horse Summary and Overview
Bible Dictionaries at a Glance
horse in Easton's Bible Dictionary
always referred to in the Bible in connection with warlike
operations, except Isa. 28:28. The war-horse is described Job
39:19-25. For a long period after their settlement in Canaan the
Israelites made no use of horses, according to the prohibition,
Deut. 17:16. David was the first to form a force of cavalry (2
Sam. 8:4). But Solomon, from his connection with Egypt, greatly
multiplied their number (1 Kings 4:26; 10:26, 29). After this,
horses were freely used in Israel (1 Kings 22:4; 2 Kings 3:7;
9:21, 33; 11:16). The furniture of the horse consisted simply of
a bridle (Isa. 30:28) and a curb (Ps. 32:9).
horse in Smith's Bible Dictionary
The most striking feature in the biblical notices of the horse is the exclusive application of it to warlike operations; in no instance is that useful animal employed for the purposes of ordinary locomotion or agriculture, if we except #Isa 28:28| The animated description of the horse in #Job 39:19-25| applies solely to the war-horse. The Hebrews in the patriarchal age, as a pastoral race, did not stand in need of the services Of the horse, and for a long period after their settlement in Canaan they dispensed with it, partly in consequence of the hilly nature of the country, which only admitted of the use of chariots in certain localities, #Jud 1:19| and partly in consequence to the prohibition in #De 17:16| which would be held to apply at all periods. David first established a force of cavalry and chariots, #2Sa 8:4| but the great supply of horses was subsequently effected by Solomon through his connection with Egypt. #1Ki 4:26| Solomon also established a very active trade in horses, which were brought by dealers out of Egypt and resold, at a profit, to the Hittites. With regard to the trappings and management of the horse we have little information. The bridle was placed over the horse's nose, #Isa 30:28| and a bit or curb is also mentioned. #2Ki 19:28; Ps 32:9; Pr 26:3; Isa 37:29| In the Authorized Version it is incorrectly given "bridle," with the exception of #Ps 32:1| ... Saddles were not used until a late period. The horses were not shod, and therefore hoofs are hard "as flint," #Isa 5:28| were regarded as a great merit. The chariot-horses were covered with embroidered trappings #Eze 27:20| Horses and chariots were used also in idolatrous processions, as noticed in regard to the sun. #2Ki 23:11|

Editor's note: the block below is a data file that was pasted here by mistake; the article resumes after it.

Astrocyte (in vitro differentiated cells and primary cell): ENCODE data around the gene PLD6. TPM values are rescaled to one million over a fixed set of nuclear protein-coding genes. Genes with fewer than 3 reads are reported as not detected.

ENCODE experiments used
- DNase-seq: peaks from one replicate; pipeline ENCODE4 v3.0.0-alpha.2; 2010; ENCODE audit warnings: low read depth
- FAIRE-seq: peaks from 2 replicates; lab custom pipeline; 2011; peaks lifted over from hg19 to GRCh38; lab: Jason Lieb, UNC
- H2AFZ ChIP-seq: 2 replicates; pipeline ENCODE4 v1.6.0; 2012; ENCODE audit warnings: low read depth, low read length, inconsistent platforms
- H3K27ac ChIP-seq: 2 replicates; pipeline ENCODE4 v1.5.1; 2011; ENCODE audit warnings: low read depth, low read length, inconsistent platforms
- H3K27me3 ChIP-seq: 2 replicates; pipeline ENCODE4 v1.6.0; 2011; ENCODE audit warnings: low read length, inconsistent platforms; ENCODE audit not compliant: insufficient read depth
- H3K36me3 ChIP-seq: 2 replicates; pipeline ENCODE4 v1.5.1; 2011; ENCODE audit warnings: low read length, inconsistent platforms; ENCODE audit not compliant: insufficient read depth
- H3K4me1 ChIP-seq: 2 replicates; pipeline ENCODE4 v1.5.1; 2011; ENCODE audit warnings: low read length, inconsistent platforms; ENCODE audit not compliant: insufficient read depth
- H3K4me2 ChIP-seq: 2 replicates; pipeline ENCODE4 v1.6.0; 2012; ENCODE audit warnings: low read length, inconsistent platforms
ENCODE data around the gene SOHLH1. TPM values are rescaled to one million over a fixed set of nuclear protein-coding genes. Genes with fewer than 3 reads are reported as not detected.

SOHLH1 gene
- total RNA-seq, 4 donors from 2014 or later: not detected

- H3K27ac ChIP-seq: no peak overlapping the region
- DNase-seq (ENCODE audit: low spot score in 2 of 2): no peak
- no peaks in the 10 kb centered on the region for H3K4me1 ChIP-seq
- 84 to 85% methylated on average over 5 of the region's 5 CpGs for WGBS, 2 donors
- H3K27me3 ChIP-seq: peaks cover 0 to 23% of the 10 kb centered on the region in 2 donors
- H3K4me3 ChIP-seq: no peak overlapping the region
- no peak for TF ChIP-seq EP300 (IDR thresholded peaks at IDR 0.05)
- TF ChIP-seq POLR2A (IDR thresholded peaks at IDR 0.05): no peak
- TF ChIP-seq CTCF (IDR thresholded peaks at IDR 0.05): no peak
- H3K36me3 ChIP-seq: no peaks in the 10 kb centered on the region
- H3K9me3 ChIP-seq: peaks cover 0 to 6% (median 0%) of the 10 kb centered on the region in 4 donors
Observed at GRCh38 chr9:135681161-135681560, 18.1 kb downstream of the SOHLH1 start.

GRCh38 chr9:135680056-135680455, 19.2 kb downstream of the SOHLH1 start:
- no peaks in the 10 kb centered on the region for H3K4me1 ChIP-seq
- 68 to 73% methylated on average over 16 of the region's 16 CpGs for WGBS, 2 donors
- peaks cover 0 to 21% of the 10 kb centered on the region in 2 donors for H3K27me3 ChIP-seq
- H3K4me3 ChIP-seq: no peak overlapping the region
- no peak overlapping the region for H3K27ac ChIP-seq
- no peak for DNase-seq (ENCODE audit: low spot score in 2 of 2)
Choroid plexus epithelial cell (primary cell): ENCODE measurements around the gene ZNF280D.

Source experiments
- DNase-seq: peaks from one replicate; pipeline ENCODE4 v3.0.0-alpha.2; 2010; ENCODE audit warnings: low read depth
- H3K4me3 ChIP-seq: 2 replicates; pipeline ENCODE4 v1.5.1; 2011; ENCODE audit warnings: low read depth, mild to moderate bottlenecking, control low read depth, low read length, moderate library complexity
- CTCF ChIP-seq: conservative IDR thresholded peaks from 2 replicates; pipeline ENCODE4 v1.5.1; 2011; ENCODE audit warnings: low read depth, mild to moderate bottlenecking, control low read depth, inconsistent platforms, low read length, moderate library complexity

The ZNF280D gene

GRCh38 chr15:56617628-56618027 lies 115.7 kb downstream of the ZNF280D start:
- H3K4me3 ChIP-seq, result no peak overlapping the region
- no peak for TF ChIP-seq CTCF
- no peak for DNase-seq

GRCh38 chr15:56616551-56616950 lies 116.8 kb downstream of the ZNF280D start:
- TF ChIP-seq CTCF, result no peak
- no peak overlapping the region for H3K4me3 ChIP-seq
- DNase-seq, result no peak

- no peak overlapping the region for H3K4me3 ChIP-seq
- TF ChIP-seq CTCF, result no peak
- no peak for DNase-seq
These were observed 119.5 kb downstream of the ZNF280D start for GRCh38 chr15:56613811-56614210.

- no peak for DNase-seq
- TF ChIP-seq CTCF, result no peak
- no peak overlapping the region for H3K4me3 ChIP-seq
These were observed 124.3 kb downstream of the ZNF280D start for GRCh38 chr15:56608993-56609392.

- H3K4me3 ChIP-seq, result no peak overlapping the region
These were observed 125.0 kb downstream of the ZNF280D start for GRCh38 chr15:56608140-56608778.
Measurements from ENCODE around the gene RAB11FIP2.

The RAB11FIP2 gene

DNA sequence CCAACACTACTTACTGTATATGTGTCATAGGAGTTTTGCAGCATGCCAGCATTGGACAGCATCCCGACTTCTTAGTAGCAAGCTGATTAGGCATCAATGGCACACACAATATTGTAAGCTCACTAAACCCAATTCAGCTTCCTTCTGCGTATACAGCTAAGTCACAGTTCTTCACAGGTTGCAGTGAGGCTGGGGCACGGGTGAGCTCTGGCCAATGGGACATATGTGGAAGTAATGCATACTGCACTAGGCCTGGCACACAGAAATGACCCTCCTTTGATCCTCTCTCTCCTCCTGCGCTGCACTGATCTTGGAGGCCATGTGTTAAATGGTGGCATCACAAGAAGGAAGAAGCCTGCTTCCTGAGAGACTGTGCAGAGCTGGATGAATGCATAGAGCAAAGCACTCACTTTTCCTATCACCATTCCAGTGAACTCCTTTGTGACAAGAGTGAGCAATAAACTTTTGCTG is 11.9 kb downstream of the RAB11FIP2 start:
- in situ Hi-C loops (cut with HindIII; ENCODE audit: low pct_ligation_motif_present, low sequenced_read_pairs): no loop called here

horse in Schaff's Bible Dictionary
HORSE , Gen 49:17, one of the noblest of animals, of which Job gives a most poetic description, ch. Job 39:19-25. In the early periods of the world the laboring-beasts were chiefly oxen and asses, while horses were used by kings and warriors, either mounted or harnessed to chariots. Ex 14:9, 1 Sam 14:23; Esth 6:8. The use of horses by the Israelites was discouraged. Deut 17:16; Josh 11:6. The reason is perhaps explained in Isa 31:1, Isa 31:3. In Solomon's time, however, horses were common among them, and he probably imported them from Syria and Egypt. 1 Kgs 4:26; 1 Kgs 10:26, 1 Kgs 10:29; 2 Chr 1:14-17; 2 Chr 9:25. At the present day the horse is the usual conveyer of travellers through Palestine and Syria, as the camel is in the desert and the donkey in Egypt. Horses were consecrated to idol-gods, 2 Kgs 23:11, and are often employed by the prophets, under different colors, to denote the character of future dispensations, Zech 1:8; Zech 6:2-6; and so also are angels represented under the figure of horses, 2 Kgs 2:11; 2 Kgs 6:15-17, because of the characteristic strength, fleetness, and courage of that animal.
horse in Fausset's Bible Dictionary